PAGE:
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September 07, 2004



"If I had not "come to Christ", as it were, my views on abortion would surely be where they were a decade ago."

May I ask why? As an atheist pro-lifer, I am often puzzled (and mildly disturbed) by statements like this.


obeah --

I don't mean to imply that a religious conversion is required for a pro-life stance. Indeed, I am engaging in full disclosure -- as one who advocates changing hearts and minds, I am sharing how my own heart and mind was changed on this issue.

Christian theology has a long history on the issue of when life begins, and it takes too long to recount here -- suffice it to say, the mainstream/orthodox position (informed by science) has become conception.


My question isn't about Christian theology, though; it's about you. I guess I'm wondering why you did not find the secular arguments for the humanity and value of the unborn persuasive (and, from the sound of it, never could have found them persuasive).

I hope this does not sound hostile, as it's not meant that way at all. I just worry that we're fighting a more uphill battle than I realize, if the only way for many people to come to the conclusion that all human beings should be valued and protected is to undergo a religious conversion.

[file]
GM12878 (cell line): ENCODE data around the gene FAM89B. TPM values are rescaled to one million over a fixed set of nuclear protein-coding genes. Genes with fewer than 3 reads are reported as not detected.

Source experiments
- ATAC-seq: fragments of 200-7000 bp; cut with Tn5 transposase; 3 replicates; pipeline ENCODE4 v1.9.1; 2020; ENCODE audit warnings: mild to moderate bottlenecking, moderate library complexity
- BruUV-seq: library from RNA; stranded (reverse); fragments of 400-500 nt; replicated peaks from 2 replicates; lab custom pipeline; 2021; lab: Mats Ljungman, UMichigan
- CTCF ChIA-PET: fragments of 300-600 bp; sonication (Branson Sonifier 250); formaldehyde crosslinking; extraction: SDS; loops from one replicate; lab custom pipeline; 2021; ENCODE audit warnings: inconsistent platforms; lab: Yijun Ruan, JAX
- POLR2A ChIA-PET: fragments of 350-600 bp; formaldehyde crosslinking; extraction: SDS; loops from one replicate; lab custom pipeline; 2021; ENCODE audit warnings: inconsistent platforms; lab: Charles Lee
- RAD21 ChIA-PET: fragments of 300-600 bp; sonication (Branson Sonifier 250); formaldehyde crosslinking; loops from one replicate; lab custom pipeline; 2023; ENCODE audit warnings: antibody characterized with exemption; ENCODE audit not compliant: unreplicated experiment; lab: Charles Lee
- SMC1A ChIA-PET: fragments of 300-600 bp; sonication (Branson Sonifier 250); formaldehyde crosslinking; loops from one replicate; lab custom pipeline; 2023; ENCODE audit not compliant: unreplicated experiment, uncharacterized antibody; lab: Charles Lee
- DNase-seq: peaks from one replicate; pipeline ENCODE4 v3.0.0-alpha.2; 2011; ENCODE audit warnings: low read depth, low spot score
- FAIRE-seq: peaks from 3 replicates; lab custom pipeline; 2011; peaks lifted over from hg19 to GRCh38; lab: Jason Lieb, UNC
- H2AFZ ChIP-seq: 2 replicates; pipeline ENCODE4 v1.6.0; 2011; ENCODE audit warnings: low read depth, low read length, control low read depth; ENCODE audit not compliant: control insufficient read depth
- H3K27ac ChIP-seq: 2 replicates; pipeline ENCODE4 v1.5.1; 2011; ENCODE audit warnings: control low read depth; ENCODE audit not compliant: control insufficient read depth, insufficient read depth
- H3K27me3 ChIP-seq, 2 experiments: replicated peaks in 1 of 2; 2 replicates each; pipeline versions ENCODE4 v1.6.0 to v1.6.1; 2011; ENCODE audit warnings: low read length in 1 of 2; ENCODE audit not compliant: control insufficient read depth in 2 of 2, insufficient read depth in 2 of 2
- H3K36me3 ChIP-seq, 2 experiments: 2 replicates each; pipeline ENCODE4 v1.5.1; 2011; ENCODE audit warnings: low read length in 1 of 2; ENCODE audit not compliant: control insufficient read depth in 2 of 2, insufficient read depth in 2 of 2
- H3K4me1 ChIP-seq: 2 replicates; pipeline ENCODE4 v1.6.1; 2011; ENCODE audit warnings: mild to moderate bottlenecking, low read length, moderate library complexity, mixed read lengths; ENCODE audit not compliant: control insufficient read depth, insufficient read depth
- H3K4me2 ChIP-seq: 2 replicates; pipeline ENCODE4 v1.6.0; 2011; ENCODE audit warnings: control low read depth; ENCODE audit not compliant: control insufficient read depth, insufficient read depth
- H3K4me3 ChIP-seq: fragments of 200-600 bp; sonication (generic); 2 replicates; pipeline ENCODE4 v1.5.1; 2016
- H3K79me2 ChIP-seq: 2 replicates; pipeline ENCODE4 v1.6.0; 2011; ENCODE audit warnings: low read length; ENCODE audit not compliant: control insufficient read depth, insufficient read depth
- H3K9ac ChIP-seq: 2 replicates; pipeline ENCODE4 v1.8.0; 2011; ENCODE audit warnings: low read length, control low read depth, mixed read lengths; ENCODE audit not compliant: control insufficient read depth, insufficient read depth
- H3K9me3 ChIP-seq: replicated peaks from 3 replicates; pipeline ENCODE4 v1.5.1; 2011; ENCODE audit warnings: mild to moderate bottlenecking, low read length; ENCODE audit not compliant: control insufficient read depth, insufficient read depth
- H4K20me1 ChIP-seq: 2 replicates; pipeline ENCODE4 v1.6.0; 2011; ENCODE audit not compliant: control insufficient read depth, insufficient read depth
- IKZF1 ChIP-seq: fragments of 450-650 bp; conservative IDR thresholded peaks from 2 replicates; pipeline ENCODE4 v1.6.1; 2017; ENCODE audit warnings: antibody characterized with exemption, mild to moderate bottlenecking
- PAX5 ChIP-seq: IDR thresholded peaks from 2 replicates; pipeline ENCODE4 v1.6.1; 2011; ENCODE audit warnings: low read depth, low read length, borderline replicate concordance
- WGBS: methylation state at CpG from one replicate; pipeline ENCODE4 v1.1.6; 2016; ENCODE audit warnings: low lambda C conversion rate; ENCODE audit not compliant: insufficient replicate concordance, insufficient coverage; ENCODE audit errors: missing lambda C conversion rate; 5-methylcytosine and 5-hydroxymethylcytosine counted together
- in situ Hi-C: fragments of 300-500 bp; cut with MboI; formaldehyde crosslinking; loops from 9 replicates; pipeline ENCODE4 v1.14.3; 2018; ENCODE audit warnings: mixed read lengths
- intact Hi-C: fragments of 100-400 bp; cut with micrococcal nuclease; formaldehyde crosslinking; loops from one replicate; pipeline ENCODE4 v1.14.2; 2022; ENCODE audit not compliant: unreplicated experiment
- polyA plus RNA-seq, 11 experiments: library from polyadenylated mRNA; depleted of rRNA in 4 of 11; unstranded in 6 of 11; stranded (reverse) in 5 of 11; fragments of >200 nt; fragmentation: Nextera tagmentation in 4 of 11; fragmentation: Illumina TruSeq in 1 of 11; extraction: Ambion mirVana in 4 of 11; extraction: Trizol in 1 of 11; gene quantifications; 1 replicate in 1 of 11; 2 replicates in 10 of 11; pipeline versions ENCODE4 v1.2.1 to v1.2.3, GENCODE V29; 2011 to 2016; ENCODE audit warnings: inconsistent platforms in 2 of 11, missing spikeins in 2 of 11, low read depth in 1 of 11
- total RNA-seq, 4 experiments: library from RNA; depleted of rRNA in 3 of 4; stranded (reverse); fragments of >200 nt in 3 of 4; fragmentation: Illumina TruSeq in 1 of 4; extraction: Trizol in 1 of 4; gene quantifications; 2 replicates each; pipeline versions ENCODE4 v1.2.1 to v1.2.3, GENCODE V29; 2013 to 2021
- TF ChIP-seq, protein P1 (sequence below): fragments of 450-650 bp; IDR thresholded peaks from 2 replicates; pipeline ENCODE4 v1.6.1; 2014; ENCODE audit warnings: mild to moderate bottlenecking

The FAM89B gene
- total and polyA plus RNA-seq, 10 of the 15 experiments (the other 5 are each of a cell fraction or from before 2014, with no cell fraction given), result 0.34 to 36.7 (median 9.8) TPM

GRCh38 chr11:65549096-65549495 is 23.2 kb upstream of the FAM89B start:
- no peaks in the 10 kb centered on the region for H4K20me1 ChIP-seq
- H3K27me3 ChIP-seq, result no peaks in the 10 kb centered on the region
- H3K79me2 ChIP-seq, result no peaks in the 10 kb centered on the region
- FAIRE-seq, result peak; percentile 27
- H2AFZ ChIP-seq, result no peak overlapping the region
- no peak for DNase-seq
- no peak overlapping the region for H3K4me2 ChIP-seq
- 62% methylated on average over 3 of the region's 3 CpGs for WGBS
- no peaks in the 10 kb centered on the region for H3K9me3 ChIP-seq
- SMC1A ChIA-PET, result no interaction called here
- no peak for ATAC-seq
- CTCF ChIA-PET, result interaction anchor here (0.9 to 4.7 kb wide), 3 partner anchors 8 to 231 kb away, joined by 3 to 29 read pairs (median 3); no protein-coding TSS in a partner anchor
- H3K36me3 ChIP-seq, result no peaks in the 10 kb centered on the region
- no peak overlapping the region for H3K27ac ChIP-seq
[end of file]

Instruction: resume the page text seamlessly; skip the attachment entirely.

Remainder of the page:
Jonathan Dresner

"But I'm at a loss as to how it is that I can be expected to continue to believe that abortion is murder while still insisting that it remain legal."

A thought, Hugo. It is possible to argue that abortion is indeed killing without believing that abortion is murder. I understand that, as a pacifist, you have a problem with this argument anyway, but there is a long religious and legal tradition of 'justifiable homicide' which balances the inherent humanity and activity of the deceased against the humanity and needs of the killer. This isn't an easy application to abortion, but it is an avenue of argument that does occupy some of the middle ground.